Who are you?
Ha ha, just a small opening question to begin with then! You could be a counsellor! My name is Leah and I’m an integrative counsellor/therapist based in London in the UK. I’ve been working in front line roles in the voluntary sector for the past ten years, which has been challenging but very rewarding. I’ve worked with homeless people, people with addictions and also in the women’s sector with women affected by domestic violence.Progressing into counselling was a natural step for me and I now see clients both face to face and online. I’m currently taking some time out to explore the world and enjoy the sunshine!
Where are you right now?
We (my husband and I) started this trip in May this year, 2015 and we first headed to India for two months. We have been there before and just loved it there! The culture is so rich and the food is wonderful! We had both travelled a lot in the past, my husband has been almost everywhere and I did four months of backpacking after University and had always intended to do a longer trip again but work sucked me in! Although I’ve had short holidays, now seemed like an ideal time for both of us to take a break and do a seven month trip. We’re now in Vietnam and we really like it here, we even liked Hanoi, and despite the crazy traffic, we’d love to come back again!
What challenges have you faced along the way?
I think the usual travel challenges of booking transport and accommodation are always there but the Internet has made all that so much easier! I’m a vegetarian, so finding veggie food can be a bit of a challenge but it’s a challenge I’ve chosen. Travelling as a couple has really tested our relationship as we’re together virtually 24/7 and we’re both people who like our own space. Luckily we’re still the best of friends and I don’t think either of us could travel this long with anyone else! The biggest challenge for us, when travelling in developing countries, especially India, is seeing the inequality between those who have and those who don’t. The gap is so huge, especially compared to Western countries. Women’s rights and equality still have a long, long way to go too, so feelings of turmoil about wanting to help make people’s lives better but not knowing how we can do this is difficult for us. And crossing the road in Hanoi is VERY difficult and not for the faint hearted!
Are there many expats in your area?
I think there are lots of expats in Vietnam, a friend of mine taught English in Hanoi for a year, so I think it’s an increasingly popular place. I’m not sure if there are many counselling services for expats here, I ought to find out and start promoting!
What do you like about life where you are?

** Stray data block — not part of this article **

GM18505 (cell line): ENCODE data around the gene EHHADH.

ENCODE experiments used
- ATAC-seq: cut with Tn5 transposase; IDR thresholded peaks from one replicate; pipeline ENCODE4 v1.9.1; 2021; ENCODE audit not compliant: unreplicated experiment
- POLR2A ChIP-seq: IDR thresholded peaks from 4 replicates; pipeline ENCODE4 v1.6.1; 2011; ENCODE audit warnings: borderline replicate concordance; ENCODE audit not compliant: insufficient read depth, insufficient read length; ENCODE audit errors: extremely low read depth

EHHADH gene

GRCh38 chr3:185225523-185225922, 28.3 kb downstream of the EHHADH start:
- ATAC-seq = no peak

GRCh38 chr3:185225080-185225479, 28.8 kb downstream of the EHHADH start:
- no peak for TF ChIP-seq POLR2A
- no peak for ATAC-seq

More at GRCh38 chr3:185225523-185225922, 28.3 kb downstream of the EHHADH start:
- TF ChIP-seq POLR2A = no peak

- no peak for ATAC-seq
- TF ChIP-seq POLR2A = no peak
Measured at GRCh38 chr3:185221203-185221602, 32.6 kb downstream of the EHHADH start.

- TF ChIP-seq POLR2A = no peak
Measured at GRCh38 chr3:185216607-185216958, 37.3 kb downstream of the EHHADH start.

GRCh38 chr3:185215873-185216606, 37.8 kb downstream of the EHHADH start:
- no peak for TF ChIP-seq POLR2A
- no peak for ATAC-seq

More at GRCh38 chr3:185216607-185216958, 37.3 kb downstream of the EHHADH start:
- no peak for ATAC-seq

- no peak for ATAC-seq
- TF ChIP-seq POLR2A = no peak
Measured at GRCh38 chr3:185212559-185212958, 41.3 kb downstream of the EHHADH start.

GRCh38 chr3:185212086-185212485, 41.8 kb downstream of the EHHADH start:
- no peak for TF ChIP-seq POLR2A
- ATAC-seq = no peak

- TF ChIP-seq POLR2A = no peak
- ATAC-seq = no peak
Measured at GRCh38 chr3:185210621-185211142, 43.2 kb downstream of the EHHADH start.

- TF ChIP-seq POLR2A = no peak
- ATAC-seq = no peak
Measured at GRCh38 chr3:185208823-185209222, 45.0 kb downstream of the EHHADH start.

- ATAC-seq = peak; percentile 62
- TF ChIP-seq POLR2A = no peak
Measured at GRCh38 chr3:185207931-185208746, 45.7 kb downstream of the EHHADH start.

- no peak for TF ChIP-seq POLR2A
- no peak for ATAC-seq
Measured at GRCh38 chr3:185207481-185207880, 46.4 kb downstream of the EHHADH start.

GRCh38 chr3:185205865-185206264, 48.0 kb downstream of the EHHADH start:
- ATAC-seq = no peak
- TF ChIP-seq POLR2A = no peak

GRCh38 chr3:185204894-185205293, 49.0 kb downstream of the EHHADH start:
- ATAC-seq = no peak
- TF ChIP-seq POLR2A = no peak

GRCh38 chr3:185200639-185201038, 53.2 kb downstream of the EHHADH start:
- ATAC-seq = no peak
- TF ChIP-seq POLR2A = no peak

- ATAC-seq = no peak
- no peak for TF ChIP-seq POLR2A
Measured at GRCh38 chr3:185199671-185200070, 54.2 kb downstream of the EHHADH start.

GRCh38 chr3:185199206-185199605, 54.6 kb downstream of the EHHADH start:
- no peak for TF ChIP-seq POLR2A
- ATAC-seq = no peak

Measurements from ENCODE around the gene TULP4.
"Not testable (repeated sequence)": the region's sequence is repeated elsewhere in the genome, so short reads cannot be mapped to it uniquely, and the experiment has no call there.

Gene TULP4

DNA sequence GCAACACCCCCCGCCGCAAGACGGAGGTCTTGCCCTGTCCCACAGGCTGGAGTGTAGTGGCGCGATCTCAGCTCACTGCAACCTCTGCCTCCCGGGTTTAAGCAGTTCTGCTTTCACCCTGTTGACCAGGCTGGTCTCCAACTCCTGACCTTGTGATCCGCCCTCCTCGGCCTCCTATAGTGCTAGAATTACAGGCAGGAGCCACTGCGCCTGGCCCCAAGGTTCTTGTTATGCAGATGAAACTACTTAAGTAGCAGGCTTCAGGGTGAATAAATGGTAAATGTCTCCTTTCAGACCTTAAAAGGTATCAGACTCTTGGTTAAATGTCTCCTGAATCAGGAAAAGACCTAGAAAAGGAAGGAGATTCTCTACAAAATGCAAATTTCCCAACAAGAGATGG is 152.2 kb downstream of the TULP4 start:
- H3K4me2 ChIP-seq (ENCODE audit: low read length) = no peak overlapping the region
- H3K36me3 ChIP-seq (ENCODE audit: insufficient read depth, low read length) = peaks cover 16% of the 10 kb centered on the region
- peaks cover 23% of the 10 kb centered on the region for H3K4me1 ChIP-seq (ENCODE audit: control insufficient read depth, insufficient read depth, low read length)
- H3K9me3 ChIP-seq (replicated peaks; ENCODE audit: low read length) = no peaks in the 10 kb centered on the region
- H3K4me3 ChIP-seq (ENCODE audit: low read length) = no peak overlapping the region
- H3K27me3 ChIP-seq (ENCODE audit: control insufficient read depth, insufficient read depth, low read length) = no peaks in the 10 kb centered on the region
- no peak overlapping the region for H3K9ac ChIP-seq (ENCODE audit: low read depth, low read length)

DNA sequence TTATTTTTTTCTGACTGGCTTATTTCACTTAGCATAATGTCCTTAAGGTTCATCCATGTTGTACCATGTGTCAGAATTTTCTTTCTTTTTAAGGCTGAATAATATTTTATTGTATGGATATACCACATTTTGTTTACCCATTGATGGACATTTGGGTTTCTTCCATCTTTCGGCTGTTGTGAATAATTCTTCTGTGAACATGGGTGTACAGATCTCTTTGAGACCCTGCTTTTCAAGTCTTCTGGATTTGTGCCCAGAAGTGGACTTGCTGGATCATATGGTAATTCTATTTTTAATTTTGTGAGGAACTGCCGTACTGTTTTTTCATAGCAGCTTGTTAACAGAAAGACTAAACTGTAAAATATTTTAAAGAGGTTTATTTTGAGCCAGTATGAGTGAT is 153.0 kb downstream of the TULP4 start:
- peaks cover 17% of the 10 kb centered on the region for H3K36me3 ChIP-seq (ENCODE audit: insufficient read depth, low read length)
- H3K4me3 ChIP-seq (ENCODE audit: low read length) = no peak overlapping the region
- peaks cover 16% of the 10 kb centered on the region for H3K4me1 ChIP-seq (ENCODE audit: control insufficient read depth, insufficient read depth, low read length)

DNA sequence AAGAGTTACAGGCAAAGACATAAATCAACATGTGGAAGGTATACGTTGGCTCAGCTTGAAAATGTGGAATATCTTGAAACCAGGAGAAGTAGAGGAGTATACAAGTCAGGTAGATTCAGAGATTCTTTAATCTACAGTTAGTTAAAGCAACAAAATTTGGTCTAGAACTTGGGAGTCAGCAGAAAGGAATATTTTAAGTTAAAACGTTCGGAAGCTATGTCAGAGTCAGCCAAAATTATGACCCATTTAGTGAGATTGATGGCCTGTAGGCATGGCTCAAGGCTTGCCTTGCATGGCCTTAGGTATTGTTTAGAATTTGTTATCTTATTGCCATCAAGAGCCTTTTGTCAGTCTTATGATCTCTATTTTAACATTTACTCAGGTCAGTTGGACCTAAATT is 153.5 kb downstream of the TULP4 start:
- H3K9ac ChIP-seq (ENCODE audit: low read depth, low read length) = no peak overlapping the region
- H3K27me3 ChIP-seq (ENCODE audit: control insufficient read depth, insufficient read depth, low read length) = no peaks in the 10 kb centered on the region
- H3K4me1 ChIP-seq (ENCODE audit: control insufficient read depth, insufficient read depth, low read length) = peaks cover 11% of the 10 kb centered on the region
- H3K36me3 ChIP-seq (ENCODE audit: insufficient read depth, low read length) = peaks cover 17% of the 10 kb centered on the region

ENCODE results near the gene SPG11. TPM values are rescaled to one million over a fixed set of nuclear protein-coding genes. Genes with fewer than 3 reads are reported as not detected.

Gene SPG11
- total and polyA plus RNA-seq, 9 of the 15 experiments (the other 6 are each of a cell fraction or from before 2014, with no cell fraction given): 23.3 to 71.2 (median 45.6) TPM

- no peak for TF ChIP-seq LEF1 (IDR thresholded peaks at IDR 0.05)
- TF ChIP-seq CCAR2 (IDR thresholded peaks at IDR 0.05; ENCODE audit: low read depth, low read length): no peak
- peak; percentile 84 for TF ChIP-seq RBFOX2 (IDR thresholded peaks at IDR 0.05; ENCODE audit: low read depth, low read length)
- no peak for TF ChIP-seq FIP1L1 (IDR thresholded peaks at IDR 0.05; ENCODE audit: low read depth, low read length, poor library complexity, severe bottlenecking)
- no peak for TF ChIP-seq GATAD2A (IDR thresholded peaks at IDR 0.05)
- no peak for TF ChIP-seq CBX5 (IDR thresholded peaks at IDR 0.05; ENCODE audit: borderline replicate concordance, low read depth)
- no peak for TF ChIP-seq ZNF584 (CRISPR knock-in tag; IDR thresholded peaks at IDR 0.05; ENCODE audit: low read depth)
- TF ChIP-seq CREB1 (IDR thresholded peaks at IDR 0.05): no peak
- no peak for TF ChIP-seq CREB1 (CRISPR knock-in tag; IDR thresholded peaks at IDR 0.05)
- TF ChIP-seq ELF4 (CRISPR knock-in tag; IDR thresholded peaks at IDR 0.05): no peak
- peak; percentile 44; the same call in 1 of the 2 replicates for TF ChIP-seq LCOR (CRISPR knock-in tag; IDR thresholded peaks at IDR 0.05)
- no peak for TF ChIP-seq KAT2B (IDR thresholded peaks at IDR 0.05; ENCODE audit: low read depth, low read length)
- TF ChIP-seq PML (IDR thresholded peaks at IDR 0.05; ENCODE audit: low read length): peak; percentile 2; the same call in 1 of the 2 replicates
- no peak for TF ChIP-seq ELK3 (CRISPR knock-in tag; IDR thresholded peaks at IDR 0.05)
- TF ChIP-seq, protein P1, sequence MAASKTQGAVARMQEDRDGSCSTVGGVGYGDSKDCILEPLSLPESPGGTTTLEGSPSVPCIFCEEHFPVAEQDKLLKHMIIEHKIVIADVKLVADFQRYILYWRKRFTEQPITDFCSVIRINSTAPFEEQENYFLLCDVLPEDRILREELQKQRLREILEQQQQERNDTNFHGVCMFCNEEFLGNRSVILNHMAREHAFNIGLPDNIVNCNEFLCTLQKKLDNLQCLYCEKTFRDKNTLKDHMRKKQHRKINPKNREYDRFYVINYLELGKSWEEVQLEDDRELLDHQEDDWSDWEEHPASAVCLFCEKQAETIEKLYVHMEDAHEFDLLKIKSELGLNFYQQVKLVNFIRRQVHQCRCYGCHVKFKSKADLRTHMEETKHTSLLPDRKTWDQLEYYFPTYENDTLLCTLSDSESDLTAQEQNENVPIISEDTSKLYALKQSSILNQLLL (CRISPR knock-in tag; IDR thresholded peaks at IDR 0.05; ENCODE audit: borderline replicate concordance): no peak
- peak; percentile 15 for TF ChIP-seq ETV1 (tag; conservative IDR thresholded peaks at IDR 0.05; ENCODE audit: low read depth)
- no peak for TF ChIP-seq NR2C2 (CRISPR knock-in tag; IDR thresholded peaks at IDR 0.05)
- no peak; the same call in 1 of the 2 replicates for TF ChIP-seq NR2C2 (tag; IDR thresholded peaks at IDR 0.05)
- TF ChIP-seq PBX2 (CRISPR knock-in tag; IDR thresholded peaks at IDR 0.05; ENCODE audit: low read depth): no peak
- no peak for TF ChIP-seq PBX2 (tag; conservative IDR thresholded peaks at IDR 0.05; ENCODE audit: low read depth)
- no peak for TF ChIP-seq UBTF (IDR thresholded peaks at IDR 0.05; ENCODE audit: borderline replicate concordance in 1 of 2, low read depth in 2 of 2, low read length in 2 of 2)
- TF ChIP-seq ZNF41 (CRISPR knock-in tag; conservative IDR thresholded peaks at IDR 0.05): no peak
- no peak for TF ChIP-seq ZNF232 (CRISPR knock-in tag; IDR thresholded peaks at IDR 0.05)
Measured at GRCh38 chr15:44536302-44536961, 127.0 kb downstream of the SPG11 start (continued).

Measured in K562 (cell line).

We’re currently staying at An Bang beach, near Hoi An. We have sun, sea and sand… all the things we don’t have in London! Ha ha. It’s cold back home now, so we’re making the most of the weather! It’s very relaxing and the people are very friendly. Vietnam is a beautiful country and has a lot to offer!
What do you dislike about your life as a global traveller?
I think being away from family and friends for an extended time is difficult. We’ve made a real effort to keep in touch with everyone back home and the internet has made that really easy, especially with Skype and FaceTime (other video calling apps may be available, lol) Sometimes we get a bit fed up with moving around and would like to stay in one place for a few weeks but then of course we won’t get to see as much of a country and as we’re on a bit of a time scale, we need to make the most of it.
What is the biggest cultural difference you have experienced between the country you're currently in and life back home?
I think differences around good old ‘health and safety’ are noticeably different! Sometimes I think in the UK we have too many health and safety rules, but here, there needs to be a few more… such as not using shiny floor tiles in a bathroom… because they become very slippery when they’re wet! And the driving!!! I’ve nearly been knocked over twice since being in Vietnam, when walking on the pavement! It seems motorbikes are allowed to dive on pavements too, which to me is insane and very dangerous… because people are walking there! So there seems to be a general lack of awareness around safety but it’s better here than in other countries we’ve been to.
What advice would you give to anyone following in your footsteps?
I met a man sitting on Chennai beach in India and he had travelled from Calcutta in the North to Chennai in the south for work and he was telling us how life was hard for him, but he said he tried to make the best of what he had and then said ‘one life, enjoy life’ and that has really stuck with me. I think it’s very easy to delay the fun things in life, until ‘tomorrow’ and prioritising work but one day we won’t have a ‘tomorrow’… so we need to push ourselves to have fun and live the lives we want as we won’t get another chance, this is it! Life is to be enjoyed not endured! If you want to travel the world, then do it, there are many ways to make it happen, just read all the travel blogs out there! If you want to travel but haven’t done it yet, then ask yourself what’s stopping you and find a way forward.
What are your plans for the future?
More travelling! Ha ha. I’d certainly like to live abroad at some point, though choosing where is so difficult. I also want to improve my Spanish, as I’m very rusty and can barely hold a basic conversation now, so perhaps a trip to South America is on the cards! I’m also looking forward to getting back to counselling work, which is fascinating, challenging and very rewarding. A blog may be in the pipeline too, combining travel and therapy! There’s so much to do in life, I really need several life times…but alas…!
Do you have an expat experience you’d like to share? Leave us a comment or get in touch if so!